Caroline Glick

On Monday afternoon, the Palestinians destroyed officially whatever was left of the concept of a peace process with Israel.

When PA Chairman and Fatah leader Mahmoud Abbas signed a deal with Hamas terror-master Khaled Mashaal in Doha, Qatar, the notion that there is a significant segment of Palestinian society that is not committed to the destruction of Israel was finally and truly sunk.

But before the ink on the agreement had a chance to dry, the peace processors were already spewing bromides whose sole purpose was to deny this inarguable conclusion. Both the Obama administration and the EU claimed that the agreement is an internal Palestinian issue. The EU actually welcomed the deal.

As Foreign Policy Commissioner Catherine Ashton's spokesman put it, "The EU has consistently called for intra-Palestinian reconciliation behind President Mahmoud Abbas as an important element for the unity of a future Palestinian state and for reaching a two-state solution."

The Israeli Left was quick to blame the agreement on Prime Minister Binyamin Netanyahu.

In an apparent bid to inject a bit of reality into the delusional discourse, Netanyahu condemned the pact. As he put it, "If Abbas moves to implement what was signed today in Doha, he will abandon the path of peace and join forces with the enemies of peace."

Netanyahu added a personal appeal to his supposed partner in peace saying, "President Abbas, you can't have it both ways. It's either a pact with Hamas or peace with Israel. It's one or the other."

Netanyahu's statement was a nice start. But it didn't go nearly far enough. In speaking as he did, Netanyahu obscured the fact that Abbas already made his choice. He has cast his lot and that of Fatah with Hamas. In so doing Abbas once more exposed the dirty secret that everyone knows but no one likes to discuss: Fatah and Hamas share the same strategic goal of destroying Israel. Fatah is not a moderate force that accepts a peaceful resolution of the Palestinian conflict with Israel. It is a terrorist organization and a political warfare organization. Fatah's strategic goal remains what it has been since it was founded in 1959: The obliteration of the Jewish state.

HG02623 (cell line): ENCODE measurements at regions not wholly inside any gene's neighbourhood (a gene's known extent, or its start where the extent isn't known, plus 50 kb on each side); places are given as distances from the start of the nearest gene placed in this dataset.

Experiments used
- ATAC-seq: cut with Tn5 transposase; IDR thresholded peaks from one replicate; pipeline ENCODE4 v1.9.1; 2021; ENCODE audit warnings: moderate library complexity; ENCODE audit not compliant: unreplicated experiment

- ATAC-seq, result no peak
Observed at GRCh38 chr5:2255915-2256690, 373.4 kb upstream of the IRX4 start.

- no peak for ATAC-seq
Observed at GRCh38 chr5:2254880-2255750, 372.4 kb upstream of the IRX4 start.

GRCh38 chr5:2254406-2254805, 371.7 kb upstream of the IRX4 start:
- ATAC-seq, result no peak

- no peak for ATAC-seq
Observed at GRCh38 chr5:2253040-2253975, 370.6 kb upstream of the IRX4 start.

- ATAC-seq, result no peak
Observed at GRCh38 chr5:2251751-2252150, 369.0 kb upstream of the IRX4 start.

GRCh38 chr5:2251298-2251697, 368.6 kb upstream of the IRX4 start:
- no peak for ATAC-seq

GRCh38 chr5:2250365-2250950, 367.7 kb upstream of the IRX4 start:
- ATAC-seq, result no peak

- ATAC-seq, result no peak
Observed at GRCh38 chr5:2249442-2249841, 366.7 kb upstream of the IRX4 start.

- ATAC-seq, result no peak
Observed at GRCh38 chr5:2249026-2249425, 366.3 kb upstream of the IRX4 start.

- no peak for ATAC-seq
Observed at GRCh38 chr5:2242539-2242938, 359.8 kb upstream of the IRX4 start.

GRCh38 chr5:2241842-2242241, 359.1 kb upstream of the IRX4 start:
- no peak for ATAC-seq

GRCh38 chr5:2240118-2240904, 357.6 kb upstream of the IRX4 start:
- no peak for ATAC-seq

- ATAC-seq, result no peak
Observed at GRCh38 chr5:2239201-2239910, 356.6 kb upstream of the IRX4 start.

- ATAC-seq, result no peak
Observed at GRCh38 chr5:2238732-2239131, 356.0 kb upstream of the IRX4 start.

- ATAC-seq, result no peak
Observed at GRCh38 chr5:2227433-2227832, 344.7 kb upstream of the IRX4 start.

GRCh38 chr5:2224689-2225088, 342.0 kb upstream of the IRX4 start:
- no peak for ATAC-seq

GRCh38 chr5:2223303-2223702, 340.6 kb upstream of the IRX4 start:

In truth, Monday's agreement is nothing new. Fatah and Hamas have worked together since at least 1994. In November 1994, Hamas and Fatah signed an agreement in Cairo. The agreement set out each side's sphere of responsibility. Fatah would negotiate with Israel and Hamas would attack Israel.

That Cairo agreement was but the first in a line of agreements between the two groups. Each new agreement in turn reflected both their shared goal of destroying Israel and their changing tactical preferences.


Caroline Glick

Caroline B. Glick is the senior Middle East fellow at the Center for Security Policy in Washington, D.C., and the deputy managing editor of The Jerusalem Post, where this article first appeared.

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